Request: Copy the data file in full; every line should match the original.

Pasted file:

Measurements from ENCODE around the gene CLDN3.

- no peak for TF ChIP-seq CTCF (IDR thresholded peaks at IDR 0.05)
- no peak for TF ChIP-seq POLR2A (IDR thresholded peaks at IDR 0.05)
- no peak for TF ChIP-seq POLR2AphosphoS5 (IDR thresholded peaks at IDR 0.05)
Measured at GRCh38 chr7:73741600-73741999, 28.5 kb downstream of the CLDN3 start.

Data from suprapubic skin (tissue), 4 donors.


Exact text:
Measurements from ENCODE around the gene CLDN3.

- no peak for TF ChIP-seq CTCF (IDR thresholded peaks at IDR 0.05)
- no peak for TF ChIP-seq POLR2A (IDR thresholded peaks at IDR 0.05)
- no peak for TF ChIP-seq POLR2AphosphoS5 (IDR thresholded peaks at IDR 0.05)
Measured at GRCh38 chr7:73741600-73741999, 28.5 kb downstream of the CLDN3 start.

Data from suprapubic skin (tissue), 4 donors.